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Irregularities rife in adoptions



KATHMANDU, March 8 - An increasing number of Nepali children - abandoned, orphaned, and even those having parents - are being adopted by foreigners in recent years, either from orphanages, or from Nepali parents willing to part with their children. However, the adoption process is rife with irregularities.

According to Gyan Bahadur Lama, member secretary of District Child Welfare Board (DCWB), Kathmandu, among problems on child adoption from Nepal allegedly are fake documents and financial irregularities. Though orphanages present all documents required for letting an orphan be adopted, some of the documents are allegedly fake, he said. There have been cases which support such allegations. Parents have claimed their children after the children were already adopted by foreigners.

Padam Bahadur Shahi, father of six-year-old Kaviraj Shahi [Kobi Raj Shahi] has blamed Chandra Man Joshi, chairperson of Tuhura Balbalika Uddar Kendra, for sending his son to Spain as an adopted child without his consent.

"Two years ago, I left my son here for his wellbeing but no agreement was made for adoption," said Shahi.

However, Joshi claimed that the boy was brought to his institution by the police. "We sent him to Spain legally with approval from the recommendation team of the Ministry of Women, Children and Social Welfare," he said.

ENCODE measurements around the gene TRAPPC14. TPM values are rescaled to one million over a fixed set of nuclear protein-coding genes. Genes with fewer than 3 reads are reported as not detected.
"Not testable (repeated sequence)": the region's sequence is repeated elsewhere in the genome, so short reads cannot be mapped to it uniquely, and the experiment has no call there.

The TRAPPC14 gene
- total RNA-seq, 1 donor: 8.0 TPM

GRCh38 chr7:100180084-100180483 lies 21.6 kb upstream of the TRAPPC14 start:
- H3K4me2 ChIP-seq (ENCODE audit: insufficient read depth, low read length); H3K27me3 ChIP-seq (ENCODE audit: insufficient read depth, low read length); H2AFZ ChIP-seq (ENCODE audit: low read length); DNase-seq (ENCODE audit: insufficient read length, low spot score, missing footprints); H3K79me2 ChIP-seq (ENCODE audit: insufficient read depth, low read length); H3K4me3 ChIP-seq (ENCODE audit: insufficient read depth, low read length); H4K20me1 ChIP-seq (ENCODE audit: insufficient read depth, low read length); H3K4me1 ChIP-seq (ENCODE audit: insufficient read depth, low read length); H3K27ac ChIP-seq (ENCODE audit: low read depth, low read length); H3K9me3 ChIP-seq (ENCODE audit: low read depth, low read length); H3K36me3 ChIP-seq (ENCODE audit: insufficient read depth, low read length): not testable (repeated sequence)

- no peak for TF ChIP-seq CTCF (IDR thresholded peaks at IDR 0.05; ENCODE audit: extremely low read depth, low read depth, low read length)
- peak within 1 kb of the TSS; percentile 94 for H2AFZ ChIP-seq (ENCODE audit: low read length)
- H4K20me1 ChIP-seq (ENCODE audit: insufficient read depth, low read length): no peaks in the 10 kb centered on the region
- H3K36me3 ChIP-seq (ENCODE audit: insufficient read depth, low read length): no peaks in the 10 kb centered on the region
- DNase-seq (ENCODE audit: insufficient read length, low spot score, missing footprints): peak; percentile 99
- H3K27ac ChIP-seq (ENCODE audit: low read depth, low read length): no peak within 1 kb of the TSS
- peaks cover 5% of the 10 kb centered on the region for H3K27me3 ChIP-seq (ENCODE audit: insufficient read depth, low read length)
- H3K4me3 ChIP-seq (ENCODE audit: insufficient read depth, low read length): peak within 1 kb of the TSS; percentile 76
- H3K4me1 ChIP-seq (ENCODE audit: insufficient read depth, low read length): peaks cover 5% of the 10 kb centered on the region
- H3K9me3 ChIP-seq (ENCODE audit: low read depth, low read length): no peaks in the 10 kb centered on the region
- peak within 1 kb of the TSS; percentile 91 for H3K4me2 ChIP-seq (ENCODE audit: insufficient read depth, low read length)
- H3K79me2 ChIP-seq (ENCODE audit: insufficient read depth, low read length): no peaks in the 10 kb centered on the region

Despite widespread allegations of massive irregularities in the process of adoption, the number of Inter-Country Adoption (ICA) is increasing significantly. 

In the year 2006, 373 Nepali children were adopted in 17 different countries. This is 137 more than last year. Ministry of Women, Children and Social Welfare (MWCSW)began keeping data on adoptions from 2000. Ninety-four children had been adopted that year. The numbers of such children were 157, 213 and 306 in the following three years. 

According to records at the Ministry, most of the children, 449 so far, are in Spain. One child was adopted in Singapore while the rest were in European and American countries.

Earlier, most of the orphan children used to be adopted from Nepal Children's Organization. However, in recent years, most of the orphanages established in Nepal have been allowing adoption. Eighty-seven orphanages are registered with the Social Welfare Council.

Most of the orphanages allegedly demand thousands of dollars from adopting parents.

Joshi of Tuhura Balbalika Uddar Kendra, Koteshwor, who is also alleged to demand donations, refuted receiving any illegal money from foreigners. "They have no compulsion to give us money," said Joshi, adding, "But they can donate voluntarily."

The existing Act on child adoption in Nepal is not very clear on the monetary aspect of child adoption. According to Neupane, adoptive parents should pay only US $ 300 to Nepal Children's Organization for monitoring objectives, regardless of which orphanage a child is adopted from. However, orphanages are alleged to take 10,000 to 20,000 $ from adoptive parents.

DCWB's Lama said the board is investigating some orphanages to stop such irregularities.

As adoptions draw public attention, an international conference on Inter-Country Adoption, the first of its kind, is scheduled on 11th March in Kathmandu. The Central Child Welfare Board (CCWB) and Child NGO Federation Nepal (CNFN) are the main organizers of the conference. The conference seeks to support formulation of a new Act on adoption and review the adoption process.

Despite irregularities in the process of child adoption, Nepali children adopted by foreign parents are apparently fine. A team from Ministry for Women, Children and Social Welfare, led by state minister Urmila Aryal, recently visited Spain and France to look into the state of the children. CCWB executive director and the member of the study team Deepak Sapkota said that the overall condition of the adopted children was found satisfactory.

2007 Mar 8